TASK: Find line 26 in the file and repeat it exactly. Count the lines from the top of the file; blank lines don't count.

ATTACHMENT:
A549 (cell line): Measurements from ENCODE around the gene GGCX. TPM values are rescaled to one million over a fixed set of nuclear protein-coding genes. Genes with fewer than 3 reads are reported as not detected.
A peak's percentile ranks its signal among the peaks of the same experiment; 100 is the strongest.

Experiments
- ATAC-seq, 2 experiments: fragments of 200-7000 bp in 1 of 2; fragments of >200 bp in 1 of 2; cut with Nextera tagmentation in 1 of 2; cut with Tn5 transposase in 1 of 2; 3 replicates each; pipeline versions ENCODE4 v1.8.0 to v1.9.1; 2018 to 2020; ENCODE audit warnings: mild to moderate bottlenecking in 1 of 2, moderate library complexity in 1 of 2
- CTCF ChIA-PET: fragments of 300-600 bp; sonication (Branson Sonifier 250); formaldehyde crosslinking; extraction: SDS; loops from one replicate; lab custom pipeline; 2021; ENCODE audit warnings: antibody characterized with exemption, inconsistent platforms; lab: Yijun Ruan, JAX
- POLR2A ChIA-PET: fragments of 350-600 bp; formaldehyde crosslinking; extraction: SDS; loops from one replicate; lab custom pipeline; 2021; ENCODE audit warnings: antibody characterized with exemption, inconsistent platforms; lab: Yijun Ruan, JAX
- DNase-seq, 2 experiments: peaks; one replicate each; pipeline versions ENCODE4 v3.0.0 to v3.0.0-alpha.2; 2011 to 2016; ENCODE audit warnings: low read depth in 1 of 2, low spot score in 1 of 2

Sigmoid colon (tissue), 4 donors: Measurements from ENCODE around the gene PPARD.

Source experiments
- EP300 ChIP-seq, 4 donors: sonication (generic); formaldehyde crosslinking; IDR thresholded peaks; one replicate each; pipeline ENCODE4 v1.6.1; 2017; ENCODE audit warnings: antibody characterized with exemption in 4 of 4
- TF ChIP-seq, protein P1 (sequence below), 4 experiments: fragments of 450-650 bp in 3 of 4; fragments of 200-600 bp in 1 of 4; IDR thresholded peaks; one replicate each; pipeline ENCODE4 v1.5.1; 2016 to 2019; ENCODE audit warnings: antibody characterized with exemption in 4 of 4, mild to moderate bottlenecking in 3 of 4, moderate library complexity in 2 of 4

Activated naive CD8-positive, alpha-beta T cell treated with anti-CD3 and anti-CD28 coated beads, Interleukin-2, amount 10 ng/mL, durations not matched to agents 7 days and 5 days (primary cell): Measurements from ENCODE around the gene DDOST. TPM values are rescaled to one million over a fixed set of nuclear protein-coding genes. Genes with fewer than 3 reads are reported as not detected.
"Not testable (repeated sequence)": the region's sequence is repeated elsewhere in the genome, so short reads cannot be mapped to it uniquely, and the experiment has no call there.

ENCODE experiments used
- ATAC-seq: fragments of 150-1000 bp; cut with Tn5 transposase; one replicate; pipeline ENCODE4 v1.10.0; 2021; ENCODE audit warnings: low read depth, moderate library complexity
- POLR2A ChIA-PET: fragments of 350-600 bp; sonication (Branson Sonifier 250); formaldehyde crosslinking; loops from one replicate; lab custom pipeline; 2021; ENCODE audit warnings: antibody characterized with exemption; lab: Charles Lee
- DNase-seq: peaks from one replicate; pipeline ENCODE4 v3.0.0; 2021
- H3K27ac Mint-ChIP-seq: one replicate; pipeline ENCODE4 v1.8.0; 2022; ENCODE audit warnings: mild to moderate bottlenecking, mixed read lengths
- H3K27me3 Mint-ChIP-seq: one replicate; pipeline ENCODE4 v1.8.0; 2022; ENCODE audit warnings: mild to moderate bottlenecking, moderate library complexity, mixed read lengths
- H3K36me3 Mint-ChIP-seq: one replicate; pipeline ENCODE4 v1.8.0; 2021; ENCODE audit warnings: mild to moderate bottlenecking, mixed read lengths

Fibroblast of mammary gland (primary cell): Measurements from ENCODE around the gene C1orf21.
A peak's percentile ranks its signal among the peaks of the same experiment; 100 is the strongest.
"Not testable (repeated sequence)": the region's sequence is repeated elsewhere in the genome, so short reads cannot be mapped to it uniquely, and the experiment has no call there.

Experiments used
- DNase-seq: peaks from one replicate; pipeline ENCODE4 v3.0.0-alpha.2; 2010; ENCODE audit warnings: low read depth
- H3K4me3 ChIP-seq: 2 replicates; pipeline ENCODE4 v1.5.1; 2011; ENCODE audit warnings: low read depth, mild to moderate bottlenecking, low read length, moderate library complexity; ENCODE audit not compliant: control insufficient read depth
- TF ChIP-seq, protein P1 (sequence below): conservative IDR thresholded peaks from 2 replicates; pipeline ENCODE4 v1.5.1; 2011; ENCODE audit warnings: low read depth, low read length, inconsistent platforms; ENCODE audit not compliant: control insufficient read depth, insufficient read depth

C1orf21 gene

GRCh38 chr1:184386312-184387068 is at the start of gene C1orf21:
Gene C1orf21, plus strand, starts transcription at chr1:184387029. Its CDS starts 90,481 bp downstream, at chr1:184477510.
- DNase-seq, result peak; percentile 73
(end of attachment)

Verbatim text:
- H3K4me3 ChIP-seq: 2 replicates; pipeline ENCODE4 v1.5.1; 2011; ENCODE audit warnings: low read depth, mild to moderate bottlenecking, low read length, moderate library complexity; ENCODE audit not compliant: control insufficient read depth